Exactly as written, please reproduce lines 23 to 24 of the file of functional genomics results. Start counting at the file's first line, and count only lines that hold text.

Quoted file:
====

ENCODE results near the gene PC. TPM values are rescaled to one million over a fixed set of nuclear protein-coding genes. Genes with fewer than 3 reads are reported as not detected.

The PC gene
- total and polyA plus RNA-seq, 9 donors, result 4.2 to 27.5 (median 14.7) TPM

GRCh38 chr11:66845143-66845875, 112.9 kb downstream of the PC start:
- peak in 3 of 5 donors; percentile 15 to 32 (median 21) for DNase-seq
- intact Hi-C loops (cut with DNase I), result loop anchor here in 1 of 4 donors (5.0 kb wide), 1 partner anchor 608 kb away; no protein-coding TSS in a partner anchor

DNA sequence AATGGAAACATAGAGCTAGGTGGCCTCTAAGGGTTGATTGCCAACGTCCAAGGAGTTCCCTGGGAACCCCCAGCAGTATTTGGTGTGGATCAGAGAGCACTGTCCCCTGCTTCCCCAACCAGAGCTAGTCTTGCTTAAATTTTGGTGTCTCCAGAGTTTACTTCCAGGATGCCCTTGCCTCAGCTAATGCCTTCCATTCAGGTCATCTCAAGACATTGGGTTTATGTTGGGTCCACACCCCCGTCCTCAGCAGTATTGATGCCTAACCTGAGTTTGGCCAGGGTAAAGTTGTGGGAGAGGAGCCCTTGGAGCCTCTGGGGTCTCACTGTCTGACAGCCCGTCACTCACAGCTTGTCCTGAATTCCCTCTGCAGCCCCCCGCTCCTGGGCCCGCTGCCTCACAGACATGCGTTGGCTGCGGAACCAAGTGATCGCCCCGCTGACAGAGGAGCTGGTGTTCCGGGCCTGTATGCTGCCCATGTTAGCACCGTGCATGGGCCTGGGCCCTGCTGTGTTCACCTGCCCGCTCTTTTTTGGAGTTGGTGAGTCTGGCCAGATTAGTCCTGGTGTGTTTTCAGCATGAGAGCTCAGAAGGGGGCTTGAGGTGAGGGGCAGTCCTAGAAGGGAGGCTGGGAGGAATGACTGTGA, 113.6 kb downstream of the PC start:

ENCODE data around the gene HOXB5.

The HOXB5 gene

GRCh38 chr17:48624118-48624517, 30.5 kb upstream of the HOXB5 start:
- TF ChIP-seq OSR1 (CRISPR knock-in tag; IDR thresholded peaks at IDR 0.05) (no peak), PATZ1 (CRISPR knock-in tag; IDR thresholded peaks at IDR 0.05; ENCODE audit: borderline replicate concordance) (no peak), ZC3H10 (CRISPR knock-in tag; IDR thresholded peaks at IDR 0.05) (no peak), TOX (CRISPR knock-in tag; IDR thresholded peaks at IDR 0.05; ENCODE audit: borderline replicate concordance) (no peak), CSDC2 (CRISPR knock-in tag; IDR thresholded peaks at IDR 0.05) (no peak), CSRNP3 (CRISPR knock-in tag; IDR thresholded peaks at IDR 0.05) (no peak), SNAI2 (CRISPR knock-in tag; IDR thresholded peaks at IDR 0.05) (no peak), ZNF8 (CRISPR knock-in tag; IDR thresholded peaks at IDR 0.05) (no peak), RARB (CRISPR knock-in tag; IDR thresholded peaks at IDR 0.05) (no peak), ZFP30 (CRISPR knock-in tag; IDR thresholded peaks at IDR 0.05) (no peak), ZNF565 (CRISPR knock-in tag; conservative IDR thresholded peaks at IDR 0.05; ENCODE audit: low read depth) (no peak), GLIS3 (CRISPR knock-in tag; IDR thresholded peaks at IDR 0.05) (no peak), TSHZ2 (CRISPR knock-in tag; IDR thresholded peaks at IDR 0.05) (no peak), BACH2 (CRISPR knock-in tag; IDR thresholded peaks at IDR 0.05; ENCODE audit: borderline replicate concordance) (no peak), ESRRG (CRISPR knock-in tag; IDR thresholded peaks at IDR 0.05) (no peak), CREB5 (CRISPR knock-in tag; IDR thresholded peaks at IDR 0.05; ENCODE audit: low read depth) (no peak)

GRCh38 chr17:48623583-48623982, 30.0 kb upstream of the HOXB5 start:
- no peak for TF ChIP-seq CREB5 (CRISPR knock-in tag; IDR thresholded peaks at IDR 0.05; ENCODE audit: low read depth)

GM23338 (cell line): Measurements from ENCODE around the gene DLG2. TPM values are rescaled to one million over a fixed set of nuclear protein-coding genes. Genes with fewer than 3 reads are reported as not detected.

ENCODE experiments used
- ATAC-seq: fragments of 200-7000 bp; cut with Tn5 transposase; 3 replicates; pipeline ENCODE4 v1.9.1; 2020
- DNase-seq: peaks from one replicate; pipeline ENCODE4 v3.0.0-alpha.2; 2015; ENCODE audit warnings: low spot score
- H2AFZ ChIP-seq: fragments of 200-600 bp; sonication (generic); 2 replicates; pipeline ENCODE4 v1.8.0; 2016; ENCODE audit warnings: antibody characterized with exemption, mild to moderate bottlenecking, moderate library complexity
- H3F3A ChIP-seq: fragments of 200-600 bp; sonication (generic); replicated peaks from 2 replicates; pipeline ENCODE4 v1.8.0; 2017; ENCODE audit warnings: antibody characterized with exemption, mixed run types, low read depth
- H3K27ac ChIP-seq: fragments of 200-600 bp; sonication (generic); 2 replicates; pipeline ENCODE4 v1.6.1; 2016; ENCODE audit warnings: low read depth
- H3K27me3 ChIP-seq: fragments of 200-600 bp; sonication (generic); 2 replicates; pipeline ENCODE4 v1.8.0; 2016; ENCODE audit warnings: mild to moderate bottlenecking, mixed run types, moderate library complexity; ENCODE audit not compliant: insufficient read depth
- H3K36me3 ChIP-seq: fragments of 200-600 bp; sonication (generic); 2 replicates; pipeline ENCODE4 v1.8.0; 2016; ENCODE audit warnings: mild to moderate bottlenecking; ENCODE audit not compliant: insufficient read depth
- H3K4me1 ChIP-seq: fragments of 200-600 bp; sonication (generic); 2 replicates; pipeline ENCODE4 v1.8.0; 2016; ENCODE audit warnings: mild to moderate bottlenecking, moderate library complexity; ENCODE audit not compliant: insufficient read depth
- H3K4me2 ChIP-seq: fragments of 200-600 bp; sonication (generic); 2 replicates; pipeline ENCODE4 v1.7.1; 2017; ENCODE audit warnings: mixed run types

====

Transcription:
- H3K4me1 ChIP-seq: fragments of 200-600 bp; sonication (generic); 2 replicates; pipeline ENCODE4 v1.8.0; 2016; ENCODE audit warnings: mild to moderate bottlenecking, moderate library complexity; ENCODE audit not compliant: insufficient read depth
- H3K4me2 ChIP-seq: fragments of 200-600 bp; sonication (generic); 2 replicates; pipeline ENCODE4 v1.7.1; 2017; ENCODE audit warnings: mixed run types